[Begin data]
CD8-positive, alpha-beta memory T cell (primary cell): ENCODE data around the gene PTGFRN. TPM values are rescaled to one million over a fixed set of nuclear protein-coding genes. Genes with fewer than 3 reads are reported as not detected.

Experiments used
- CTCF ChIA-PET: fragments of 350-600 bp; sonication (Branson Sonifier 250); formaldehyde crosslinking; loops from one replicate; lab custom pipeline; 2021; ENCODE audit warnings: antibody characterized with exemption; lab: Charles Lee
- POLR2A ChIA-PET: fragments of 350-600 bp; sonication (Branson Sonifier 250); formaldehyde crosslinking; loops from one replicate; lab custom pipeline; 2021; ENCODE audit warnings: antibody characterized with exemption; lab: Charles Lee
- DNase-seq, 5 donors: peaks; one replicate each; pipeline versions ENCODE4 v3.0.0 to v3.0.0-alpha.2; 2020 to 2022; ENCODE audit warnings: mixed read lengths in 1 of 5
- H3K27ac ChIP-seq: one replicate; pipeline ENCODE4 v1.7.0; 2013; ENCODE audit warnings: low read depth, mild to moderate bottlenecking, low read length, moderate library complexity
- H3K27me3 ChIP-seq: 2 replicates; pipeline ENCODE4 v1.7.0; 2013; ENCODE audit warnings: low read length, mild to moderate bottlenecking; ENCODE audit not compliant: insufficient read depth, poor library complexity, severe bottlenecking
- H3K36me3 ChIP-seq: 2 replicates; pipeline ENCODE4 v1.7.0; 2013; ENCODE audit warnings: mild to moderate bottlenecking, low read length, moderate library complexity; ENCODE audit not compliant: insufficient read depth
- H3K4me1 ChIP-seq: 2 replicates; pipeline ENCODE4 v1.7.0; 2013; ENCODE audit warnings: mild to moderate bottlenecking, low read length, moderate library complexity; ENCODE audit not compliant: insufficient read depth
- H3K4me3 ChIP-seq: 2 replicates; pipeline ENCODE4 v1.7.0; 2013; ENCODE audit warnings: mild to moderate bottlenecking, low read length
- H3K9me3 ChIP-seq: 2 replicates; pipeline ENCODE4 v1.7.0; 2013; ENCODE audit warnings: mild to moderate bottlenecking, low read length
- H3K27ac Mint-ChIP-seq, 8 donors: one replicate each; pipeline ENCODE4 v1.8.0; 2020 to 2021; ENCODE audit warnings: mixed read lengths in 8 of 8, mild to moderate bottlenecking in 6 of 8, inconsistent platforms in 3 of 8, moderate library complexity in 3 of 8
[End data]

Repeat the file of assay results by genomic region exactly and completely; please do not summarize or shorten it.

CD8-positive, alpha-beta memory T cell (primary cell): ENCODE data around the gene PTGFRN. TPM values are rescaled to one million over a fixed set of nuclear protein-coding genes. Genes with fewer than 3 reads are reported as not detected.

Experiments used
- CTCF ChIA-PET: fragments of 350-600 bp; sonication (Branson Sonifier 250); formaldehyde crosslinking; loops from one replicate; lab custom pipeline; 2021; ENCODE audit warnings: antibody characterized with exemption; lab: Charles Lee
- POLR2A ChIA-PET: fragments of 350-600 bp; sonication (Branson Sonifier 250); formaldehyde crosslinking; loops from one replicate; lab custom pipeline; 2021; ENCODE audit warnings: antibody characterized with exemption; lab: Charles Lee
- DNase-seq, 5 donors: peaks; one replicate each; pipeline versions ENCODE4 v3.0.0 to v3.0.0-alpha.2; 2020 to 2022; ENCODE audit warnings: mixed read lengths in 1 of 5
- H3K27ac ChIP-seq: one replicate; pipeline ENCODE4 v1.7.0; 2013; ENCODE audit warnings: low read depth, mild to moderate bottlenecking, low read length, moderate library complexity
- H3K27me3 ChIP-seq: 2 replicates; pipeline ENCODE4 v1.7.0; 2013; ENCODE audit warnings: low read length, mild to moderate bottlenecking; ENCODE audit not compliant: insufficient read depth, poor library complexity, severe bottlenecking
- H3K36me3 ChIP-seq: 2 replicates; pipeline ENCODE4 v1.7.0; 2013; ENCODE audit warnings: mild to moderate bottlenecking, low read length, moderate library complexity; ENCODE audit not compliant: insufficient read depth
- H3K4me1 ChIP-seq: 2 replicates; pipeline ENCODE4 v1.7.0; 2013; ENCODE audit warnings: mild to moderate bottlenecking, low read length, moderate library complexity; ENCODE audit not compliant: insufficient read depth
- H3K4me3 ChIP-seq: 2 replicates; pipeline ENCODE4 v1.7.0; 2013; ENCODE audit warnings: mild to moderate bottlenecking, low read length
- H3K9me3 ChIP-seq: 2 replicates; pipeline ENCODE4 v1.7.0; 2013; ENCODE audit warnings: mild to moderate bottlenecking, low read length
- H3K27ac Mint-ChIP-seq, 8 donors: one replicate each; pipeline ENCODE4 v1.8.0; 2020 to 2021; ENCODE audit warnings: mixed read lengths in 8 of 8, mild to moderate bottlenecking in 6 of 8, inconsistent platforms in 3 of 8, moderate library complexity in 3 of 8